Russia reacts with outrage to ‘absurd’ and ‘unlawful’ US sanctions

Washington has announced punitive measures in response to Sergei Skripal poisoning

Army officers remove the bench last March where Sergei Skripal and his daughter Yulia were found, in Salisbury, Wiltshire. Photograph: Will Oliver/EPA

Army officers remove the bench last March where Sergei Skripal and his daughter Yulia were found, in Salisbury, Wiltshire. Photograph: Will Oliver/EPA

 

Russian officials reacted with outrage and markets slumped on Thursday morning following the announcement of tough new US sanctions over Russia’s alleged use of a nerve agent in the Salisbury attack.

President Vladimir Putin’s spokesman, Dmitry Peskov, said the sanctions were “absolutely unlawful and don’t conform to international law”, as Russian politicians vowed to respond with counter-measures, which could include bans on the exports of rockets or resources for manufacturing.

“The theatre of the absurd continues,” tweeted Dmitry Polyanskiy, first deputy permanent representative of Russia to the UN. “No proofs, no clues, no logic, no presumption of innocence, just highly-likelies. Only one rule: blame everything on Russia, no matter how absurd and fake it is. Let us welcome the United Sanctions of America!”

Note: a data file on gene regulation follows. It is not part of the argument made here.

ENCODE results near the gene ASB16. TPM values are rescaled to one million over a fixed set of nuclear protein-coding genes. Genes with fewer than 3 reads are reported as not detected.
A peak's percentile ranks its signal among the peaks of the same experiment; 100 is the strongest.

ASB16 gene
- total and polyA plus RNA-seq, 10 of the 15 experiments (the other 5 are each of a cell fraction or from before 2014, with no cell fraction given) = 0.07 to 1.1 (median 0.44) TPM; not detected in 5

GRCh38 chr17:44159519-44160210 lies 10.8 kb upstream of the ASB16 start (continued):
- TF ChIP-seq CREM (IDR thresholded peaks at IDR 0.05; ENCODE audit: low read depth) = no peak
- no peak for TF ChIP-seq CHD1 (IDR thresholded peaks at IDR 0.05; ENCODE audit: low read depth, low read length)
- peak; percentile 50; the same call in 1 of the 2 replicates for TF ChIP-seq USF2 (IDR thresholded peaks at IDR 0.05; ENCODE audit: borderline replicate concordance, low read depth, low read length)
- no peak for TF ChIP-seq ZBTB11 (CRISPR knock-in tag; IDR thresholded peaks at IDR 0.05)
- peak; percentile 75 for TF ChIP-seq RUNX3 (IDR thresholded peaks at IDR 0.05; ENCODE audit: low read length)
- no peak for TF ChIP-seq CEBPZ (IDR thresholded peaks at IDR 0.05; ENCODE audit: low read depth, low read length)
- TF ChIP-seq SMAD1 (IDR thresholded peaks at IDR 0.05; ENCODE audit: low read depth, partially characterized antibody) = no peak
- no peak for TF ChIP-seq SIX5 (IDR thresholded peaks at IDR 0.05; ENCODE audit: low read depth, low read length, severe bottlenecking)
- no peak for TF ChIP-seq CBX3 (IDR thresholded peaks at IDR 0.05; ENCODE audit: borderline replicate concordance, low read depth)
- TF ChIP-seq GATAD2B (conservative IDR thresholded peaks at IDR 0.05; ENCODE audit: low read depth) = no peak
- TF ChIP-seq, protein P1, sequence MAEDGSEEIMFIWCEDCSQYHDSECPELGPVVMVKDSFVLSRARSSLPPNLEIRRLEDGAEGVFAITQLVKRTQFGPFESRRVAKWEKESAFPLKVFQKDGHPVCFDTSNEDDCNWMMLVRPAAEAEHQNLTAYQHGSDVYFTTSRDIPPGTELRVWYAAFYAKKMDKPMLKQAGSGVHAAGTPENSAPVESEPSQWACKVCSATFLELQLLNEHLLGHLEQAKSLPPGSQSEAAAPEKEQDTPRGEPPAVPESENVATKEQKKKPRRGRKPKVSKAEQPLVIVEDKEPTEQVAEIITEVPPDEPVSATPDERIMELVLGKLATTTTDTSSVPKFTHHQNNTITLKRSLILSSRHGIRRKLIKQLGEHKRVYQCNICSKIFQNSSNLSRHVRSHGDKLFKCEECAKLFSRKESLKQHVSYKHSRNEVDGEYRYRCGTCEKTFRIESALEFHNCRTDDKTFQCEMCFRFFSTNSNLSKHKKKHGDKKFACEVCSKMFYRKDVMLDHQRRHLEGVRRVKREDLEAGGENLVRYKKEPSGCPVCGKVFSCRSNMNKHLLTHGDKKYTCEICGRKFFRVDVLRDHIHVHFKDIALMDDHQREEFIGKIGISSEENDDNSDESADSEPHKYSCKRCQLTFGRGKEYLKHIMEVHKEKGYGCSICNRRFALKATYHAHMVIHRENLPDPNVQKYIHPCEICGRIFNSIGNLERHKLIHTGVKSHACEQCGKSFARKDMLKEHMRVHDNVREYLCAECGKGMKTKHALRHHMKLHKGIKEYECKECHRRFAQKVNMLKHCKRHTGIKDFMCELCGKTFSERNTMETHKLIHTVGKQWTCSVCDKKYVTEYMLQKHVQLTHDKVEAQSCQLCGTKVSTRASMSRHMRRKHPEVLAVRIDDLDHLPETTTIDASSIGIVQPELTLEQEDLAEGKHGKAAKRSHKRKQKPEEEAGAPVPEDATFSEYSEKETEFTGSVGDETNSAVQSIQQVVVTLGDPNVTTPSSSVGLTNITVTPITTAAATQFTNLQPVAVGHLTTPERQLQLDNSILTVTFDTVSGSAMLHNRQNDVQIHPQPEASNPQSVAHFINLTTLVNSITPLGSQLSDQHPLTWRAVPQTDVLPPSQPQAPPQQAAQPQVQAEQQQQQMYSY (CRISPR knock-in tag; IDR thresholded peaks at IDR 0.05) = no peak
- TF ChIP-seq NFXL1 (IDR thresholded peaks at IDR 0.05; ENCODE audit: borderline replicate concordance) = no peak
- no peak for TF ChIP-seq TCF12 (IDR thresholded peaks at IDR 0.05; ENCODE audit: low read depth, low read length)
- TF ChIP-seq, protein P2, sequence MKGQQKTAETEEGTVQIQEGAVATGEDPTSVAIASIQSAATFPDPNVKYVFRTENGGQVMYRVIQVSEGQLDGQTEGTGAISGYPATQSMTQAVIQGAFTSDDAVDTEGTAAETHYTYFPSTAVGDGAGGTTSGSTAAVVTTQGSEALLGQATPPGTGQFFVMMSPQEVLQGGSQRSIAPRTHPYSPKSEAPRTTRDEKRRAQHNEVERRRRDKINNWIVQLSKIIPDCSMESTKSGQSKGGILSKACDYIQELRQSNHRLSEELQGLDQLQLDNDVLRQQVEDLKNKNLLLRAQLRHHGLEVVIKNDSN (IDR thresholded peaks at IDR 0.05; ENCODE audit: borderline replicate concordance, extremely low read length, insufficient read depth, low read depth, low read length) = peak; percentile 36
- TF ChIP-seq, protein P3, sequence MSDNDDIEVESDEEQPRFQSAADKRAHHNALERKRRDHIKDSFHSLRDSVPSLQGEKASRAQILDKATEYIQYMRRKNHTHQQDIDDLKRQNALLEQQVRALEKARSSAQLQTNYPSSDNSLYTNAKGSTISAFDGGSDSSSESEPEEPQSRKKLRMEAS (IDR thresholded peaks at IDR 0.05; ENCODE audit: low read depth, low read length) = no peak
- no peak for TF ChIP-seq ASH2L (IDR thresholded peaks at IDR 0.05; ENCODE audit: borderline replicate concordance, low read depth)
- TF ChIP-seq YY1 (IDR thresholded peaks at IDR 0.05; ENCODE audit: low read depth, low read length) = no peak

One senior Russian MP called the US a “police state”.

A member of the Duma’s foreign affairs committee, Leonid Slutsky, said Russia could block exports of RD-180 rocket engines to the US as a potential countermeasure, the RIA Novosti news agency reported.

The United States announced on Wednesday that it would impose restrictions on the export of sensitive technology to Russia because of its use of a nerve agent in the attempted murder of a former Russian spy and his daughter in Britain.

The State Department said the new sanctions would come into effect on August 22nd and would be followed by much more sweeping measures, such as suspending diplomatic relations and revoking Aeroflot landing rights, if Russia did not take “remedial” action within 90 days.

Global response